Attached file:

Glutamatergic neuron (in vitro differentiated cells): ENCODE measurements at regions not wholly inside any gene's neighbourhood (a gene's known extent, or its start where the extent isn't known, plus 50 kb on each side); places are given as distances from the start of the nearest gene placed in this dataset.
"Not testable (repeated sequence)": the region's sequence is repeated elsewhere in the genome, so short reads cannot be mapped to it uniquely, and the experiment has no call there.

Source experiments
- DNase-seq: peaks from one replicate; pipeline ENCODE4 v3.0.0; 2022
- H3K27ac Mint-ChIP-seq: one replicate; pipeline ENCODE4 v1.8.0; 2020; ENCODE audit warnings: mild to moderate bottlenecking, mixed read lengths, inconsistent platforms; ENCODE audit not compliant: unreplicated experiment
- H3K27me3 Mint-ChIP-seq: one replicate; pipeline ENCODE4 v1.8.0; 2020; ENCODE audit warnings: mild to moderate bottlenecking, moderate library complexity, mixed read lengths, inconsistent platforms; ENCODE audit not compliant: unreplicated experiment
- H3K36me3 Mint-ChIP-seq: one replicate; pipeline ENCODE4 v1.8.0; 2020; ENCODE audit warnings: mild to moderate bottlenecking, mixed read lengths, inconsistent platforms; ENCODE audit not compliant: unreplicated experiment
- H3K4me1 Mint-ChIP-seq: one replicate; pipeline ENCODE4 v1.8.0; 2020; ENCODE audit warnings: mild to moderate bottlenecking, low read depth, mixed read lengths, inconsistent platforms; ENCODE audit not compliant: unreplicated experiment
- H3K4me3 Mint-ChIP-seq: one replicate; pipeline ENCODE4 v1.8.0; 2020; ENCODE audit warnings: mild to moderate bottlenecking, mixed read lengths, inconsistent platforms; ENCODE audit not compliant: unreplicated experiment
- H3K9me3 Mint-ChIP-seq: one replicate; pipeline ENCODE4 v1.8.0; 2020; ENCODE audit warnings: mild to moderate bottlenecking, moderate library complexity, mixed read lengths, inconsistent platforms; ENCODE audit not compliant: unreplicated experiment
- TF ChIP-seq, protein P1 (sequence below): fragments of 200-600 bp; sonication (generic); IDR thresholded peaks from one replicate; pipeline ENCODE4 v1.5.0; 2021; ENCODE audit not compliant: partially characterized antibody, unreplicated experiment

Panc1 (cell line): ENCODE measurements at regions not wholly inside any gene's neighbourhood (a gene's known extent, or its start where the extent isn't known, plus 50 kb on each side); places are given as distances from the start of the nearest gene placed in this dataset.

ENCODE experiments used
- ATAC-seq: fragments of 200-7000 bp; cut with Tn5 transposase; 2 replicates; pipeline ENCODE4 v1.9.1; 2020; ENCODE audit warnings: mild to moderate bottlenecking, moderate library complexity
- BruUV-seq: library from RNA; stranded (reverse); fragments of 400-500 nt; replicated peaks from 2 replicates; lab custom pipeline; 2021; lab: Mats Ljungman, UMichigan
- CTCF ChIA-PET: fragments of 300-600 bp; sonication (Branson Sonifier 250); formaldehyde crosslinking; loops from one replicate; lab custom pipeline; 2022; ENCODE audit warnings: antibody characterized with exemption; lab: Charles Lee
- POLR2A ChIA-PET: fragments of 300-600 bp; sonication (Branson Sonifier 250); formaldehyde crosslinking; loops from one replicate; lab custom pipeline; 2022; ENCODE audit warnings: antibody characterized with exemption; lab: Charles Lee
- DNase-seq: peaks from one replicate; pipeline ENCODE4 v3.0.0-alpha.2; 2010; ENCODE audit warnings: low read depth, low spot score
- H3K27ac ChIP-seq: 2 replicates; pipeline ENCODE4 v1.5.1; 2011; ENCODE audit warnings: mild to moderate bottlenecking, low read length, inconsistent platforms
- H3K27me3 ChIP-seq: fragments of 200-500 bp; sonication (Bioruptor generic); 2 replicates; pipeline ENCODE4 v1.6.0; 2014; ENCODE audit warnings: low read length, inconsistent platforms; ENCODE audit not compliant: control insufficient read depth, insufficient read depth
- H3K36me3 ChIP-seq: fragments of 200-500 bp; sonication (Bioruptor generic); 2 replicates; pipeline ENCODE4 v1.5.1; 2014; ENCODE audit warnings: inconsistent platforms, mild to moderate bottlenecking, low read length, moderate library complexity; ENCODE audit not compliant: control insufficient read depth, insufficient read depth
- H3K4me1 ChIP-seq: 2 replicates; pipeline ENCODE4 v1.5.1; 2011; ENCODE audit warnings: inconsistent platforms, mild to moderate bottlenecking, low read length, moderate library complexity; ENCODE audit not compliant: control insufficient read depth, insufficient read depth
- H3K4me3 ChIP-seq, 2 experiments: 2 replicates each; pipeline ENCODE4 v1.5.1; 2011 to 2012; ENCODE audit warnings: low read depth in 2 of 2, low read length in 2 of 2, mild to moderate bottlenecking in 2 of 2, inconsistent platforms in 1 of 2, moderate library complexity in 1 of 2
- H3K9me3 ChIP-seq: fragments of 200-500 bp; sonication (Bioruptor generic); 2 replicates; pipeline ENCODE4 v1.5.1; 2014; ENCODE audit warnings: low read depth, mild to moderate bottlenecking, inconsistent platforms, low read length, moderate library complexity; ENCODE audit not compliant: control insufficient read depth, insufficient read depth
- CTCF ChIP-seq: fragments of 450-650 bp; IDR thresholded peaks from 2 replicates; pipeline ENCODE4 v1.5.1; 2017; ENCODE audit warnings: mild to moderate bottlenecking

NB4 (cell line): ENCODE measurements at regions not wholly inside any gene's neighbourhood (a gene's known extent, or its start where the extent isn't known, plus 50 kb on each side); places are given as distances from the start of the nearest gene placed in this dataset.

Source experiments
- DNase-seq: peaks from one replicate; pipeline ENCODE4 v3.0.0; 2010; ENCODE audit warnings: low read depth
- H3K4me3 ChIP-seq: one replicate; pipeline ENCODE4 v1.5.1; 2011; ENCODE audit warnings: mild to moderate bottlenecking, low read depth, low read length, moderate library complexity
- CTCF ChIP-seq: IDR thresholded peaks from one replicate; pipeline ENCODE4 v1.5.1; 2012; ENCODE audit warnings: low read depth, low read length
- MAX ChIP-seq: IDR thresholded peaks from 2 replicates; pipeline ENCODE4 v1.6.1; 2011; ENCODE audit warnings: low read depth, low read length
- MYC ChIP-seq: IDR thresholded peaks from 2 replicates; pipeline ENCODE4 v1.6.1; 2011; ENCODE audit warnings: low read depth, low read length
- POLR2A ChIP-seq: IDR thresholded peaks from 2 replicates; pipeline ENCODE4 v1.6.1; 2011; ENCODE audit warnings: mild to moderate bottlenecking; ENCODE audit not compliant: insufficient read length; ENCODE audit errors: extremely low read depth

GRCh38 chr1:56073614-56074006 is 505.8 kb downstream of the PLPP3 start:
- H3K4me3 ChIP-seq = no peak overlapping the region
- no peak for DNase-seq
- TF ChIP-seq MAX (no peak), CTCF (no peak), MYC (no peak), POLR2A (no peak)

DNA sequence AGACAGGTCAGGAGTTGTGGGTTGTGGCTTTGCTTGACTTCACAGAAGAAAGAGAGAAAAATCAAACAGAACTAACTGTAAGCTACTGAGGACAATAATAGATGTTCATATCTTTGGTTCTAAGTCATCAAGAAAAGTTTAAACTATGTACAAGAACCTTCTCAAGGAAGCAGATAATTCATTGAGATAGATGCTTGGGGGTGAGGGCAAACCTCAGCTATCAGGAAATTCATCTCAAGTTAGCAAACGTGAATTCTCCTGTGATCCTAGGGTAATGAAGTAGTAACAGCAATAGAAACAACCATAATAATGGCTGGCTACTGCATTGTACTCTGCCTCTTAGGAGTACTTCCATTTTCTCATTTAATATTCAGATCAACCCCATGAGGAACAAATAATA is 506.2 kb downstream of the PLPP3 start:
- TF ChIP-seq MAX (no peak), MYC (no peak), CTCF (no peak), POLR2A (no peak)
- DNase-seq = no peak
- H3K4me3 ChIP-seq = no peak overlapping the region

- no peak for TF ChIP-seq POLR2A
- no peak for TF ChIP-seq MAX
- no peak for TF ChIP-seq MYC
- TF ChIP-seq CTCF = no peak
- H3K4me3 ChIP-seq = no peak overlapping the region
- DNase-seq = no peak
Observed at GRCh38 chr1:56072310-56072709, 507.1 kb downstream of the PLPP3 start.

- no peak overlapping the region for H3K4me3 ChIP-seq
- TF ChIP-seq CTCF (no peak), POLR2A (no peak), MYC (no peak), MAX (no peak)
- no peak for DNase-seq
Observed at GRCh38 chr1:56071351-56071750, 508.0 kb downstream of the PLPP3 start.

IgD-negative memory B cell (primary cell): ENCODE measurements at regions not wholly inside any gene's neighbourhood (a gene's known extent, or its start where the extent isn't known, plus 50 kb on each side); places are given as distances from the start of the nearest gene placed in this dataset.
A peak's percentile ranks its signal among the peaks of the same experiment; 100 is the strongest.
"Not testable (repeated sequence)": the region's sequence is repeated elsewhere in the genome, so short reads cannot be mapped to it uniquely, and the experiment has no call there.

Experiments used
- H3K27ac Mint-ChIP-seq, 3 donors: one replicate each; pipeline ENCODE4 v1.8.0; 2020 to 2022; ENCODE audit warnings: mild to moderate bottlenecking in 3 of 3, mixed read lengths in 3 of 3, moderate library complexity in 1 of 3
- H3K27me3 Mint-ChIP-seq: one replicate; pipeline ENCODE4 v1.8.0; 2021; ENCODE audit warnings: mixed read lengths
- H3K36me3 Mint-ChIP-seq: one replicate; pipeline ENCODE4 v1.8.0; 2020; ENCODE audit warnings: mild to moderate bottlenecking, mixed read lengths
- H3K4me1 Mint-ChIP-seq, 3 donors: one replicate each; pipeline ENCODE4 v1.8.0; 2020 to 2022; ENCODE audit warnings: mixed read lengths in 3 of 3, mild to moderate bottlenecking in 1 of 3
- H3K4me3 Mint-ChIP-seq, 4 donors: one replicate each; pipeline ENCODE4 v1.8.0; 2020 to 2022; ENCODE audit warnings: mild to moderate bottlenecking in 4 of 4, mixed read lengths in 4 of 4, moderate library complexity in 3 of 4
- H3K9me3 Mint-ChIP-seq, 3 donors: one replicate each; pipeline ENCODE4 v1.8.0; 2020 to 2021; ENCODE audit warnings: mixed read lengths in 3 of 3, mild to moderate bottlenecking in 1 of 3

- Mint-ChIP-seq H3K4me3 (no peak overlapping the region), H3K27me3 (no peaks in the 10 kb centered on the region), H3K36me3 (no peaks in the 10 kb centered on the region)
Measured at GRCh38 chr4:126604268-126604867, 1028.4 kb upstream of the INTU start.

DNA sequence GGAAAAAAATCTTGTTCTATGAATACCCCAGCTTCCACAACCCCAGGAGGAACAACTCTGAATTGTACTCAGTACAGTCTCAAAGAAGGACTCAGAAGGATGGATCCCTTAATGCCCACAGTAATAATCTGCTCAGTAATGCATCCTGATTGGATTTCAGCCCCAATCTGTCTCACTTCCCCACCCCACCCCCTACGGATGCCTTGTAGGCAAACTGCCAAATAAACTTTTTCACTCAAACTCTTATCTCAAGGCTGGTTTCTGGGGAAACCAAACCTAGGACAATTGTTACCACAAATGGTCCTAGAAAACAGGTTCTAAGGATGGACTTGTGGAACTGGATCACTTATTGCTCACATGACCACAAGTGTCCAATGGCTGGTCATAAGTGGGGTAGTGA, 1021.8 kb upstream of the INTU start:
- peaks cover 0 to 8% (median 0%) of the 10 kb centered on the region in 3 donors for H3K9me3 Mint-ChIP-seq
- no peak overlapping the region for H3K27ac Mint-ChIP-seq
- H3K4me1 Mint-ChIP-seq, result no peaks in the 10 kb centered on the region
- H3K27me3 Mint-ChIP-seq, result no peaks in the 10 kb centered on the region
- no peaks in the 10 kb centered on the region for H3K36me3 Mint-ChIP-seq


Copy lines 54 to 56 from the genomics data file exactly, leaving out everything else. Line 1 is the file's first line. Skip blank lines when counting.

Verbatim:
A peak's percentile ranks its signal among the peaks of the same experiment; 100 is the strongest.
"Not testable (repeated sequence)": the region's sequence is repeated elsewhere in the genome, so short reads cannot be mapped to it uniquely, and the experiment has no call there.

Experiments used